Warm Greetings from Autumnal St. Petersburg
The days are getting shorter and the leaves are changing as winter creeps ever closer to our beloved city on the Neva. The growing cold and darkness outside doesn't intimidate our intrepid students, however, as they spend their days learning, exploring, and relaxing in and around beautiful St. Petersburg. Here's an idea of what they've been up to!
An exciting addition to our Language Program this semester is Business Russian. The course is taught by Marina Grigorevna Miroshnikova, an educator who has worked with our students for years. A graduate of the philological faculty at St. Petersburg State University, she has always been interested in teaching Russian as a foreign language. She wrote her dissertation on the topic of Russian syntax and has authored several publications on the topic of Russian grammar. Throughout her career she has taken visiting professor positions at such universities as Duke and the Freie Universitaet Berlin. Marina Grigorevna takes great pleasure in working with our students; her energy, enthusiasm and wealth of knowledge make her an irreplaceable component of the academic program at the CIEE study center. This is her first semester teaching Business Russian, so we sat down together and discussed two important questions about the course:
1. How do our students benefit form the Business Russian course?
Well, at their home universities, many of my students study economics or business. For these students the benefits of the course are clear. Other students study translation and interpretation. For these students Business Russian is also important. In their studies and careers they might find themselves in a business environment. What they learn in this course will come in handy. For heritage speakers or very advanced students this course is important because it offers them the chance to work and learn specialized language and improve their overall fluency.
2. Is it important that students take this course? If so, why?
Yes! Vocabulary and grammar are only one aspect of Business Russian. Really, this course offers students independence. They learn how to work with bank material, official paperwork and forms, and most importantly they become familiar with the systems that exist in the Russian business world as well as everyday life. One exercise I hope to introduce soon will be to analyze actual contractual or business discussions.
Great Novgorod and Staraya Russa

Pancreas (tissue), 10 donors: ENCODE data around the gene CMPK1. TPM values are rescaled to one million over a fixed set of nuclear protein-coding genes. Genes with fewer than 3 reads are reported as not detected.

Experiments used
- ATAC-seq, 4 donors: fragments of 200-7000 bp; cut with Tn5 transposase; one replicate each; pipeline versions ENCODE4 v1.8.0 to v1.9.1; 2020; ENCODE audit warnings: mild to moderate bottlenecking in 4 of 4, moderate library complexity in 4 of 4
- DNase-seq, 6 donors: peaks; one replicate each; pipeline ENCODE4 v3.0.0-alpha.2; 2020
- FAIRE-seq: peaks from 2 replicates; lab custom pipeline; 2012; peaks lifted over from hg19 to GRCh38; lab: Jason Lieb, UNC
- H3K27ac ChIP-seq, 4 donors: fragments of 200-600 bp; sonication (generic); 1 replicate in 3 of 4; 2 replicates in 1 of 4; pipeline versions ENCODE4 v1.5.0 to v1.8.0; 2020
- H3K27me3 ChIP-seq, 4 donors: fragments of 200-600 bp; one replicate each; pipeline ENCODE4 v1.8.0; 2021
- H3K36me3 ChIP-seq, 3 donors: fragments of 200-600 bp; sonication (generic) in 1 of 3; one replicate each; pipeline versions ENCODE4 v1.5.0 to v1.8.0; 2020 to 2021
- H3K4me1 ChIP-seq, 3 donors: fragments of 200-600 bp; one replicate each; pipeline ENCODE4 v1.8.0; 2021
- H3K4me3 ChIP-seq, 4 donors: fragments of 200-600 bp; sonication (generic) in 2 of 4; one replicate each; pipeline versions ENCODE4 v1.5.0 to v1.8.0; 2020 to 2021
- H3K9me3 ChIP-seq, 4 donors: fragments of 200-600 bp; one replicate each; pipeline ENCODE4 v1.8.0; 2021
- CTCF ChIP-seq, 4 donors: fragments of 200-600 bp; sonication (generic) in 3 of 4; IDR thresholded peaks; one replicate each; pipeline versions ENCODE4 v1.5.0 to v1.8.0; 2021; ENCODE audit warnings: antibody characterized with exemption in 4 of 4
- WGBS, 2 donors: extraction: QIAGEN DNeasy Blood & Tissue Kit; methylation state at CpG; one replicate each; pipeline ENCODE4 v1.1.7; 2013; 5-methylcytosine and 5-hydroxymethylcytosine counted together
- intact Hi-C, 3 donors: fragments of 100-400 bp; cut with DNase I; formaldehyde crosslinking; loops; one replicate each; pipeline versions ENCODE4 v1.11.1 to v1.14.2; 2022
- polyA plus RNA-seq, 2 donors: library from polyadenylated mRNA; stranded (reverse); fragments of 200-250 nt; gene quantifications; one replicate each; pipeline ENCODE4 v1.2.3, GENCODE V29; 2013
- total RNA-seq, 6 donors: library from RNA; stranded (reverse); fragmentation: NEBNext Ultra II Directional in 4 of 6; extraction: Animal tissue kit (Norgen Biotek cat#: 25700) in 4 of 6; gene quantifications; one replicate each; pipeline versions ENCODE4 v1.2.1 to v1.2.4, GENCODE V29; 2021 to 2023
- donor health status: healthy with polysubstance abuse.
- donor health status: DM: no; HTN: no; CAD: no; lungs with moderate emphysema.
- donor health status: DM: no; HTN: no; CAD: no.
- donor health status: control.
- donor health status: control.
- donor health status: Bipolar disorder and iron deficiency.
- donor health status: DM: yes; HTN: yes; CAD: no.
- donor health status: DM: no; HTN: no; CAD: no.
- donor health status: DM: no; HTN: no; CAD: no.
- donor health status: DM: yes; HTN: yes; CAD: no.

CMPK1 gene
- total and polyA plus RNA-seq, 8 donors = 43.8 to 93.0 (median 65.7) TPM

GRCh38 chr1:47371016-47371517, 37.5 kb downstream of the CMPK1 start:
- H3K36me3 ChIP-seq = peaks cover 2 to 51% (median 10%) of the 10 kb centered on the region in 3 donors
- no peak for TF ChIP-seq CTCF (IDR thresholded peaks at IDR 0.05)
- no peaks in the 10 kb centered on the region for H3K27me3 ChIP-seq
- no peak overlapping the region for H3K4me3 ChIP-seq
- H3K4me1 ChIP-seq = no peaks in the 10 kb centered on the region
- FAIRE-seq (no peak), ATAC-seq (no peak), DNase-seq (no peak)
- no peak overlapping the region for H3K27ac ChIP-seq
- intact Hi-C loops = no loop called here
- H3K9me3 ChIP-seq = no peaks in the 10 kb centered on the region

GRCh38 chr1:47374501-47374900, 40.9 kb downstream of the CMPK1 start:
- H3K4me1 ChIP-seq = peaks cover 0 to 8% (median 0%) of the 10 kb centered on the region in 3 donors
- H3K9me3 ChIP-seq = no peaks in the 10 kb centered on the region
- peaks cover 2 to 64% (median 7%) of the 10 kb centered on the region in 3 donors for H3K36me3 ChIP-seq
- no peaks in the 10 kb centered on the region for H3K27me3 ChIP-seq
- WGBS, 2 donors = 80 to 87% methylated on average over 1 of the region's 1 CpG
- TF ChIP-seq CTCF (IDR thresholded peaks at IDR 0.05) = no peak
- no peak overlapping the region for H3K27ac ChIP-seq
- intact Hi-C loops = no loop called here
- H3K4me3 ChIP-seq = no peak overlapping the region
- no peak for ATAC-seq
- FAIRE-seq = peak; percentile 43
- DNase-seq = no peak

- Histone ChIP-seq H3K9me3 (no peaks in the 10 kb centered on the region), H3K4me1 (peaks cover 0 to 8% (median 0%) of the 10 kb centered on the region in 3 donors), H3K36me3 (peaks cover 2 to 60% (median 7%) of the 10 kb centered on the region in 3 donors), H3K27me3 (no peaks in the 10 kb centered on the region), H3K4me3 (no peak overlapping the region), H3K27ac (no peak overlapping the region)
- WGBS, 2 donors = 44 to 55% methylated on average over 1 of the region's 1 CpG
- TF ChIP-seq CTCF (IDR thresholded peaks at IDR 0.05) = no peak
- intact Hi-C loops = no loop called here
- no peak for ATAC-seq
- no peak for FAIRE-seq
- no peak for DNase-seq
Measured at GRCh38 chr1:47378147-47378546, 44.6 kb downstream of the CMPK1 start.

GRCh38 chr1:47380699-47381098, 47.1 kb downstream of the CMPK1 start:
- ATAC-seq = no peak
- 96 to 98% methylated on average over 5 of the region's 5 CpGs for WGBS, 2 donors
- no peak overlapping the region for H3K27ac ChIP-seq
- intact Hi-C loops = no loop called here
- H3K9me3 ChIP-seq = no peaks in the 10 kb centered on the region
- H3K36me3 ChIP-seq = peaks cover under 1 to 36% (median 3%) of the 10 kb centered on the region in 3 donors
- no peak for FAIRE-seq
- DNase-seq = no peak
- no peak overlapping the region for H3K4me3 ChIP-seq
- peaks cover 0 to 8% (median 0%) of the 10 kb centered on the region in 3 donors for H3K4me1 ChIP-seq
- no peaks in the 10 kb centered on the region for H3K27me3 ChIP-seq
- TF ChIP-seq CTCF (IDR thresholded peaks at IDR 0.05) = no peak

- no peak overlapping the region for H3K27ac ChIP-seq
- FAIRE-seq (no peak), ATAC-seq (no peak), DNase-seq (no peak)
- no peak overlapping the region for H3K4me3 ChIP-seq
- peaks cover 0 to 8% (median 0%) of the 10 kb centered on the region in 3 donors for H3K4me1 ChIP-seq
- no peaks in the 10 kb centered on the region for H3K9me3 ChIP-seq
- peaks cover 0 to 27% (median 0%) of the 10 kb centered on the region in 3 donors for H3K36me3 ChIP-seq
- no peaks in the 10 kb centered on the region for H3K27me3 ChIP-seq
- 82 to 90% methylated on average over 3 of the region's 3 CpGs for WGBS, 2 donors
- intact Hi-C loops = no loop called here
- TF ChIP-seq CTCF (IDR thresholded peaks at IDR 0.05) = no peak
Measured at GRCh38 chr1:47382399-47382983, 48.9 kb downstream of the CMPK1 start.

Our first trip as a group this semester was to the nearby city of Great Novgorod. This ancient Russian capitol was once the economic, political, and spiritual heart of the entire region. Today it is a source of fascinating insights into Russian history and culture.
A young Novgorodian welcomes Jason Finkelstein (USC), Keenen Wiles (USC), Sagatom Saha (American), and Scott Houser (Oklahoma) to her town!
In addition to the tour of Novgorod, this semester our students visited the neighboring town of Staraya Russa. If Novgorod provides insights into the Russian past, Staraya Russa offers an intimate look into contemporary life in Russia's periphery. Coincidentally, the New York Times recently published an article on the topic.
Staraya Russa is also famously known as the town where author Fedor Dostoevsky had his country home. In fact, Dostoevsky composed most of his final novel, The Brothers Karamazov, in Staraya Russa. Many believe that the town inspired the rural setting in which most of the story plays out.
Jamaica Vaubel-Palmer (St. Olaf) poses for a moment in front of the Dostoevsky house.
Banya boys and babes, it's getting cold outside! This semester going to the bath house is getting easier and easier for our students as the weather worsens and the days get darker. Relaxing and spending time with friends is only one aspect of these frequent excursions. Banya is an important cultural tradition in Russia. The banya ritual and the intense bonding that results from it have kept banya a significant component of Russian social life. By going to banya our students are able to warm up, get to know each other a little better and experience this quintessentially Russian tradition together.